It was dubbed the Inland Surfing Championships, a name as conventional as the concept was revolutionary, and contrary to what you may expect it actually draw a pretty damn good crew of surfers. 25 of the top 30 in the world ventured out to Lehigh County, including household names such as Tom Curran, Shaun Thomson and Aussie Tom Carroll, the latter of whom would ultimately take out the $4,500 prize for first place. 

There were unsurprisingly some criticisms made by competitors, particularly the 69 of them who didn’t win, but all in all the tournament was reasonably successful. Despite that, the world of professional surfing would remain largely ocean-bound for the next three decades or so.

Outside of professional surfing, however, artificial pools continued to make both literal and figurative waves around the globe as technology allowed for increasingly elaborate designs. 1993 saw the Sunway Lagoon in Malaysia, with waves up to nine feet, open up, while 15 years later this size was topped by the 11-footers on offer at the Siam Park in the Canary Islands. Surf Snowdonia opened in 2015 offering up 20-second rides on a six-foot wave, but it was on the other side of the Atlantic Ocean that same year where wave pools really began to capture public attention.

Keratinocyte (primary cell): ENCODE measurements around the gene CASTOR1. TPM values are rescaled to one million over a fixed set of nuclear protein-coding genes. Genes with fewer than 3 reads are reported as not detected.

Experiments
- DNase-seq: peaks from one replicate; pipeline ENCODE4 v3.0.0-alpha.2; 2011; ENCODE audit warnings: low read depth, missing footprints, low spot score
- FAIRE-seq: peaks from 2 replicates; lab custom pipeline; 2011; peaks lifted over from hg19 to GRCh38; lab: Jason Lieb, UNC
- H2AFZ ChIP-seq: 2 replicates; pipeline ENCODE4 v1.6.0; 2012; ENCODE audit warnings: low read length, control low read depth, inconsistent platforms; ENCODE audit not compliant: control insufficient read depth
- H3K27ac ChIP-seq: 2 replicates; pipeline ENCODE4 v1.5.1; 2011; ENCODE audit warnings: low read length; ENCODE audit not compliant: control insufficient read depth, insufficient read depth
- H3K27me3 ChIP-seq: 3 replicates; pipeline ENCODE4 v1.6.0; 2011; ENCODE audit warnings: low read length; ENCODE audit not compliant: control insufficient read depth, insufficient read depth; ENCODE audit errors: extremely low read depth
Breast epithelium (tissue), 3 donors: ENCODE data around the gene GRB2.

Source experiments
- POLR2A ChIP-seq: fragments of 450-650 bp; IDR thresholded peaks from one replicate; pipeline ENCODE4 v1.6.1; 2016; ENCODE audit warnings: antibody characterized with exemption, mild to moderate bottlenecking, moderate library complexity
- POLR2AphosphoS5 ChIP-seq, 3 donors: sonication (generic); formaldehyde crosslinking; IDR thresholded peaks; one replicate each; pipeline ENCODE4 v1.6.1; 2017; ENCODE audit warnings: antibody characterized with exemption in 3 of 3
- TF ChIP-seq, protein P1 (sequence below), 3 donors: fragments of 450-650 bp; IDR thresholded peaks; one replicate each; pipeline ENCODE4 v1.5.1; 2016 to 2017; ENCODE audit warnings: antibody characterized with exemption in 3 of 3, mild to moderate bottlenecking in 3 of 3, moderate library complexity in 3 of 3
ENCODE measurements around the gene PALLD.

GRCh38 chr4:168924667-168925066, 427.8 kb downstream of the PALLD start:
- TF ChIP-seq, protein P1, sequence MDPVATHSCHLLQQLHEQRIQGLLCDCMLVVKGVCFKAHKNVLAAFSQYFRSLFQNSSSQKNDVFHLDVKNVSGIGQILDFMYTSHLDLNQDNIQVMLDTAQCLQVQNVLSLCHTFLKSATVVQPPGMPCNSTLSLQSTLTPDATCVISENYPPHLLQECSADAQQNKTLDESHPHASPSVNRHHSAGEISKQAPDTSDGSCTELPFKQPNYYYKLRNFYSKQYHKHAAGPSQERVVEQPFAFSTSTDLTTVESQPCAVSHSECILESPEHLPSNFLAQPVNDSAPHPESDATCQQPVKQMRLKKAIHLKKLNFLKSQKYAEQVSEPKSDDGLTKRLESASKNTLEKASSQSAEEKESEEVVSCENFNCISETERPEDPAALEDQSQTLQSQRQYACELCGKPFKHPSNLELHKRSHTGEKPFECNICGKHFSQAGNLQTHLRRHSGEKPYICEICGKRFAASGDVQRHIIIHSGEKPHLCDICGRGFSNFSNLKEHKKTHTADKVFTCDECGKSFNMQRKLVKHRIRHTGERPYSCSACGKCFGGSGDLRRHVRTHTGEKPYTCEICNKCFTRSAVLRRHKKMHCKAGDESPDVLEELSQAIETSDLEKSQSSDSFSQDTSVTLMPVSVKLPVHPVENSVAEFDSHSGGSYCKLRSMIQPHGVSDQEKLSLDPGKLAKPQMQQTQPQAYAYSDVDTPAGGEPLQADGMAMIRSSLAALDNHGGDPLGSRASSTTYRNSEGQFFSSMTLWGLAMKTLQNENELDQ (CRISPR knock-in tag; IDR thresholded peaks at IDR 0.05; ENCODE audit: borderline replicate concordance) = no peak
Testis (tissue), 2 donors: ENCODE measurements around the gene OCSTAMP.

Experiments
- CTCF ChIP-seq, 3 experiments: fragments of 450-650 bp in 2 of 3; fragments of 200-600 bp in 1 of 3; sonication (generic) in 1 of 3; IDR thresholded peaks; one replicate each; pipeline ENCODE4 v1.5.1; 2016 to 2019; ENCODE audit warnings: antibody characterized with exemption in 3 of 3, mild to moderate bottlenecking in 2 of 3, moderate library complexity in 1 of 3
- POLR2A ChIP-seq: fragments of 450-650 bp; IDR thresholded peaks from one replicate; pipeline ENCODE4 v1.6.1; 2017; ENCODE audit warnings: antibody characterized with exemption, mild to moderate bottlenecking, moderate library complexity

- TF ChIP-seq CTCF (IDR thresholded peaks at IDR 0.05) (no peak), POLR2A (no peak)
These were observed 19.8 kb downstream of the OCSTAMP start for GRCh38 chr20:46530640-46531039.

Kelly Slater’s Surf Ranch, located in Lemoore California, attempts to create the perfect wave that Slater, by his own admission, has dreamt about his entire life. Undoubtedly the pool is as advanced as any on the planet, and this combined with Kelly’s enormous public profile and influence meant it was inevitably going to be the cause of much discussion.

Whether he or anyone else anticipated that it would ultimately become a leg of the World Surf League we might never know, but just three years after it opened that’s exactly what happened. Of course, as we now know, this wasn’t the first professional surfing tournament to be held inland, but it was the first to be included as part of the world title race and significantly more advanced than its 1985 counterpart back in Allentown, Pennsylvania. 

And unlike the Inland Surfing Championship, the event at Kelly’s Ranch wasn’t a one-off. It returned to our TV screens in 2019, renamed the Freshwater Pro after being called the Surf Ranch Pro in its inaugural form, and would have once again in 2020 had COVID-19 not decimated the Championship Tour. In 2021, assuming all goes to plan, it will be the ninth of 11 events on both the men’s and women’s side of the tour, and there don’t appear to be any signs of it disappearing off the schedule any time soon. 

We are in the midst of a technological revolution and wave pools are just one of the infinite beneficiaries. Whether this will ultimately have a positive or negative effect on surfing, both professional and amateur, around the globe is the cause for plenty of debate, and is something that most surfers seem to have a very strong opinion on. In the next article, we’ll go into some detail about many of the arguments which have been raised both for and against wave pools, and discuss what their long-term impact on the sport might ultimately be.